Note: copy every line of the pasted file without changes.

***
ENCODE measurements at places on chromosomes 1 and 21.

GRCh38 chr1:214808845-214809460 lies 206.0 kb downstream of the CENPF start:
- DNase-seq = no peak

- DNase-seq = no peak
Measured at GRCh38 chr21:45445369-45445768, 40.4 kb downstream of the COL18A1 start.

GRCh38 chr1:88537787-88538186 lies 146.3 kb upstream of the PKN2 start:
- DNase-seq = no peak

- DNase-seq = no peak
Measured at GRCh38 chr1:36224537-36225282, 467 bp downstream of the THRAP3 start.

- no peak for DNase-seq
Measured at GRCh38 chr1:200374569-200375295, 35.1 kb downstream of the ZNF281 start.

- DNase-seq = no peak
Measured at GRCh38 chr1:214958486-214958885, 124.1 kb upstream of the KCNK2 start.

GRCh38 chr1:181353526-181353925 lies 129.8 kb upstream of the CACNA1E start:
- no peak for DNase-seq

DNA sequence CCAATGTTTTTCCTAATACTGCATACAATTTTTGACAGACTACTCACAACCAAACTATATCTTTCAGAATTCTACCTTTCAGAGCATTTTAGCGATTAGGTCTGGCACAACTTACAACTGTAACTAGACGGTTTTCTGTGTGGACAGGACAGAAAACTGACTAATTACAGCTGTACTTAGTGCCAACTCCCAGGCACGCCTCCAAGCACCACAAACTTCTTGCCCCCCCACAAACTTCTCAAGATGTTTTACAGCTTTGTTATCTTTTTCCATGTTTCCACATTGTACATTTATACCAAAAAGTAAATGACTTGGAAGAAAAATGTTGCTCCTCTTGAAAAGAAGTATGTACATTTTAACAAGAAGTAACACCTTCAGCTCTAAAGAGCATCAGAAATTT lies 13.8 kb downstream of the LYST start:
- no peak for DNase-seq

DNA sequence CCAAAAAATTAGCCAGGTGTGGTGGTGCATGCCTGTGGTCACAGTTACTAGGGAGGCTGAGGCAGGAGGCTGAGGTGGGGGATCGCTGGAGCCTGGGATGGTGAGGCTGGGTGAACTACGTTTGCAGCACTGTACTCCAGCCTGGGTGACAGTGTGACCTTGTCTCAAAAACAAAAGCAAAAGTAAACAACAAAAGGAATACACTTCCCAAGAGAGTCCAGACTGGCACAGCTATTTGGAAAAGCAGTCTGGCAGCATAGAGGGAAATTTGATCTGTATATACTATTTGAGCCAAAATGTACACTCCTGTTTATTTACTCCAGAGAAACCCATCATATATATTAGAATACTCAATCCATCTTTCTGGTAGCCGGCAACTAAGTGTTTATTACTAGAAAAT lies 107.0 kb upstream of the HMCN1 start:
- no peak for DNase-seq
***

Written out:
ENCODE measurements at places on chromosomes 1 and 21.

GRCh38 chr1:214808845-214809460 lies 206.0 kb downstream of the CENPF start:
- DNase-seq = no peak

- DNase-seq = no peak
Measured at GRCh38 chr21:45445369-45445768, 40.4 kb downstream of the COL18A1 start.

GRCh38 chr1:88537787-88538186 lies 146.3 kb upstream of the PKN2 start:
- DNase-seq = no peak

- DNase-seq = no peak
Measured at GRCh38 chr1:36224537-36225282, 467 bp downstream of the THRAP3 start.

- no peak for DNase-seq
Measured at GRCh38 chr1:200374569-200375295, 35.1 kb downstream of the ZNF281 start.

- DNase-seq = no peak
Measured at GRCh38 chr1:214958486-214958885, 124.1 kb upstream of the KCNK2 start.

GRCh38 chr1:181353526-181353925 lies 129.8 kb upstream of the CACNA1E start:
- no peak for DNase-seq

DNA sequence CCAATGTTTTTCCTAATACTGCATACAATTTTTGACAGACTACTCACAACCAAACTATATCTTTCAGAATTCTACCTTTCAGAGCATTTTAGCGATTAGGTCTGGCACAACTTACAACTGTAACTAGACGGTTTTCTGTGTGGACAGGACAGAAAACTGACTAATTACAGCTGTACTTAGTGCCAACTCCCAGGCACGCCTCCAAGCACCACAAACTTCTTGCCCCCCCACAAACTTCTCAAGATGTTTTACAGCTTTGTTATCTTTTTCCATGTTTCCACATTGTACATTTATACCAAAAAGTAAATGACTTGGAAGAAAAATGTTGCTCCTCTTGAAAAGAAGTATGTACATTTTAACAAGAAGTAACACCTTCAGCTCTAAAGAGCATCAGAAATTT lies 13.8 kb downstream of the LYST start:
- no peak for DNase-seq

DNA sequence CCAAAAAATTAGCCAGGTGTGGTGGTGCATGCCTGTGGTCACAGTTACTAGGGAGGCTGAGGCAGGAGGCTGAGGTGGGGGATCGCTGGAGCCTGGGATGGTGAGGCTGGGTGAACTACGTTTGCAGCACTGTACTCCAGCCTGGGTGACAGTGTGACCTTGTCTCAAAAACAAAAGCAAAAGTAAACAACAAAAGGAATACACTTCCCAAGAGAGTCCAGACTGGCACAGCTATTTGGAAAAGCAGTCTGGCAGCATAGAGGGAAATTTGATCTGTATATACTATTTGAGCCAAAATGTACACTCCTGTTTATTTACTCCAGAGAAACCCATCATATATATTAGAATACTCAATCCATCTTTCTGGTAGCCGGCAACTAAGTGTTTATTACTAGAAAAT lies 107.0 kb upstream of the HMCN1 start:
- no peak for DNase-seq